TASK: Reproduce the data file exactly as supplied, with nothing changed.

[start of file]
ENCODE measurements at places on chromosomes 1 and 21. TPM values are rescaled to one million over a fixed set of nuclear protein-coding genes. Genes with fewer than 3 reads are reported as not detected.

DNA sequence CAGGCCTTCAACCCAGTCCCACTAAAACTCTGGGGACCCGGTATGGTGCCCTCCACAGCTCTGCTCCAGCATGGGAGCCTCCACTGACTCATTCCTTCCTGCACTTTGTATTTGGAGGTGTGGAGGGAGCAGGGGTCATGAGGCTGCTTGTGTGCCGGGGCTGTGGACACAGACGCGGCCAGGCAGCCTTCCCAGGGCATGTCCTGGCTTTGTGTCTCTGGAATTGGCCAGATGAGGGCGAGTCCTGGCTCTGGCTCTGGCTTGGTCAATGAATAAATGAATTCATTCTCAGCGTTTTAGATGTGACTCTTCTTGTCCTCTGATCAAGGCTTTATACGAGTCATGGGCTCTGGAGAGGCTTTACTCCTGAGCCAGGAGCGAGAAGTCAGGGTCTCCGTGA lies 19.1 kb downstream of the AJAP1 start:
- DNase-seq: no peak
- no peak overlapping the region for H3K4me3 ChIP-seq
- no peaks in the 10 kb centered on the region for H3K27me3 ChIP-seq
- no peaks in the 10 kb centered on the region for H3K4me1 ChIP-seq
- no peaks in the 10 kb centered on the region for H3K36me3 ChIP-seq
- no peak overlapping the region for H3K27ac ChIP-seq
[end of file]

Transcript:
ENCODE measurements at places on chromosomes 1 and 21. TPM values are rescaled to one million over a fixed set of nuclear protein-coding genes. Genes with fewer than 3 reads are reported as not detected.

DNA sequence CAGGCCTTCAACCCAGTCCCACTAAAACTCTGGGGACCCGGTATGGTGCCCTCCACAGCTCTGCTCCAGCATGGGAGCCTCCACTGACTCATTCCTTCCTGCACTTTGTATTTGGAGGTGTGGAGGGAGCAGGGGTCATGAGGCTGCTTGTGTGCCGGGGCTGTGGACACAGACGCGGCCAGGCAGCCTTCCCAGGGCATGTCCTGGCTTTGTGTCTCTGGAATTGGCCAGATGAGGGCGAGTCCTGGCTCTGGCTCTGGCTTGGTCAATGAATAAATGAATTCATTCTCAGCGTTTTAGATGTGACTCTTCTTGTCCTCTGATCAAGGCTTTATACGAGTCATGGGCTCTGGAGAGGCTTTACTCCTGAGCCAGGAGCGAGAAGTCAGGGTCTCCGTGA lies 19.1 kb downstream of the AJAP1 start:
- DNase-seq: no peak
- no peak overlapping the region for H3K4me3 ChIP-seq
- no peaks in the 10 kb centered on the region for H3K27me3 ChIP-seq
- no peaks in the 10 kb centered on the region for H3K4me1 ChIP-seq
- no peaks in the 10 kb centered on the region for H3K36me3 ChIP-seq
- no peak overlapping the region for H3K27ac ChIP-seq